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11 Ways to Take Your Bathroom From Blah to Beautiful Without Remodeling

Inexpensive, easy ways to make you want to skip to your loo

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Sharon DellaPiazza plans to sell her Berkeley Heights, New Jersey, home in a year or two and move to a one-level, forever home where she can age in place. So she doesn’t want to make any expensive changes to her current house’s dated decor, including her half bathroom.

Instead, she focused on smaller, cheaper changes. She added artwork and collectibles, replaced the light fixture, changed the hardware and hung a new mirror to refresh the look of her fairyland-themed bathroom.

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“It’s ongoing, but I haven’t made any dramatic changes,” says DellaPiazza, 54. “There’s still carpeting. I’ll live with it.”

Remodeling a bathroom can be pricey. The cost generally ranges from $6,000 to $18,000, according to data from Angi, with a national average of $12,000. But you can transform the space for a fraction of the cost simply by redecorating.

That’s key for older adults, many of whom need to decide at some point whether to age in place or downsize. Although most Americans 50 and older (77 percent according to AARP’s Home and Community Preferences Survey) want to remain in their home, it can still take time to make sure that’s the best decision and figure out how and where money should be spent. But instead of getting into a decorating rut while you decide, you can make minor, but still noticeable, changes — and bathrooms are a great place to start.

Since bathrooms typically are small, it’s not expensive to add or update certain features, such as by repainting, installing crown molding or hanging a new shower curtain, says Oscar Bravo, a “budget-friendly interior decorator” in the San Diego area.

“Spring is about awakening,” says interior designer Bob Richter, owner of Richter Design in Lambertville, New Jersey. “Changing one little thing can make you feel so much better.”

Here are 11 ways to beautify your bathroom without the expense of remodeling.

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Spin the color wheel

“Color is probably the easiest way to change a space or make a space look cohesive,” says Bravo, owner of Oscar Bravo Home. And, he adds, the way to make various items “speak to each other throughout a room is a cohesive color scheme.”Another reason to add color is to brighten dull or neutral tones in a room. Reds and greens  are popular choices, according to Bravo, and pastels are also hot among some designers.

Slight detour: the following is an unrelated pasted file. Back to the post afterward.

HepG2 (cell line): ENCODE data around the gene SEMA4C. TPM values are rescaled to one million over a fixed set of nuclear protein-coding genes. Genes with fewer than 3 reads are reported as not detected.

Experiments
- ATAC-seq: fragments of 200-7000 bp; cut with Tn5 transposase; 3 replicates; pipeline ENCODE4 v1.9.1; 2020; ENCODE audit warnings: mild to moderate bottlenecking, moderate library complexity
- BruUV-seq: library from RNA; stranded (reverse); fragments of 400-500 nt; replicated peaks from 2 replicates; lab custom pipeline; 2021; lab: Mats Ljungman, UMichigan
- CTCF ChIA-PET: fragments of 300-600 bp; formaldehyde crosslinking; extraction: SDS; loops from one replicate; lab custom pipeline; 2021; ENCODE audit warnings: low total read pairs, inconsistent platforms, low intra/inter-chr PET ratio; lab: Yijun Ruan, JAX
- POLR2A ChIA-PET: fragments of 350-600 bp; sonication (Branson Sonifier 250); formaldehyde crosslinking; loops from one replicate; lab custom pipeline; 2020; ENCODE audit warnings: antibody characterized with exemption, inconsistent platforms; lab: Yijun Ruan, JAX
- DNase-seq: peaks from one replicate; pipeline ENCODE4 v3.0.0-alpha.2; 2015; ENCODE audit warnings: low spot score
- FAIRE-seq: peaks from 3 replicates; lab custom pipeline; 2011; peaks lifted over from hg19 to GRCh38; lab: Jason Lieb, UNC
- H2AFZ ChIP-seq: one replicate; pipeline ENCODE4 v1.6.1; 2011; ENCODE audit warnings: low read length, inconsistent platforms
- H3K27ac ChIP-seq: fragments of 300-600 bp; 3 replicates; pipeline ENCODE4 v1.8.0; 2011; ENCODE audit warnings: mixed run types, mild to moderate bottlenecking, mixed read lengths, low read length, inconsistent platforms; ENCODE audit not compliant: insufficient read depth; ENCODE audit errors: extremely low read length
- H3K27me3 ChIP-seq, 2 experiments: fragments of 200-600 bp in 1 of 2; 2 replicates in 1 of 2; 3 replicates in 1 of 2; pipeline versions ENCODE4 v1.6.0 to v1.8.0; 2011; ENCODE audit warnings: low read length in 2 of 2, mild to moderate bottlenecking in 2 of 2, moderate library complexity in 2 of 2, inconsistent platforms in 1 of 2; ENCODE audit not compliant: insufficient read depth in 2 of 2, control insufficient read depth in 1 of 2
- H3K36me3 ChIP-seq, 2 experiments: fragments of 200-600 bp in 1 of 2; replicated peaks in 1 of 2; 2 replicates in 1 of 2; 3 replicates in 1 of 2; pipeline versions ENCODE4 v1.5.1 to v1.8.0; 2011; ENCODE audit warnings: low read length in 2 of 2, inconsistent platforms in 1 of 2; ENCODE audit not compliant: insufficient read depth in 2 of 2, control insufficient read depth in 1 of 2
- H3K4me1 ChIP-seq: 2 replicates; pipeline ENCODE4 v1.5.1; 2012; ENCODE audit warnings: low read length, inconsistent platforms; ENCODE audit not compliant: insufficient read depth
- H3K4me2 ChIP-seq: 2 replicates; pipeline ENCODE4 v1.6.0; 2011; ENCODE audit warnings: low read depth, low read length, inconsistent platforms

One easy and inexpensive way to introduce more color into your bathroom is to repaint the walls. Go light or go bold with a bright shade. For small bathrooms, Bravo likes darker, moodier tones like violet, chocolate brown or navy blue.

Another option: Paint the vanity and the walls the same color, a technique called color drenching, or stain the wood darker than the current shade to change the look, Bravo suggests. Prices for stain start at $13 a quart and semigloss paint starts at around $15 a gallon.

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Swap linens

Replacing the linens — from towels and window coverings to the shower curtain and floor mat — can completely change the look of a bathroom. Richter especially likes to change linens seasonally to create a “completely different feel” without repainting.

Suzy Ahrens, 59, of St. Paul, Minnesota, plans to age in place and hopes to remodel her main bathroom soon. But in the meantime, she recently added a white shower curtain to lighten the beige room and green and orange towels for some color pops.

“We feel the small updates we made helped to freshen and brighten our small bathroom and made it a more comfortable and inviting space,” she says.

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Be artsy

“I love adding artwork to utilitarian places like bathrooms because it’s so unexpected,” Bravo says. But avoid putting valuable art there because the moisture can cause damage over time.

Bravo suggests buying inexpensive digital art prints online and then printing them at a retail outlet (they can be reprinted). You also can print your own photographs onto canvas or metal at many retailers, or frame them.

Another option is to create a gallery wall — a collection of items including artwork, photographs and tapestries arranged in a grouping — especially for large bathrooms. Try not to get overwhelmed, says Richter, by starting with a couple larger anchor pieces and then embrace different sizes.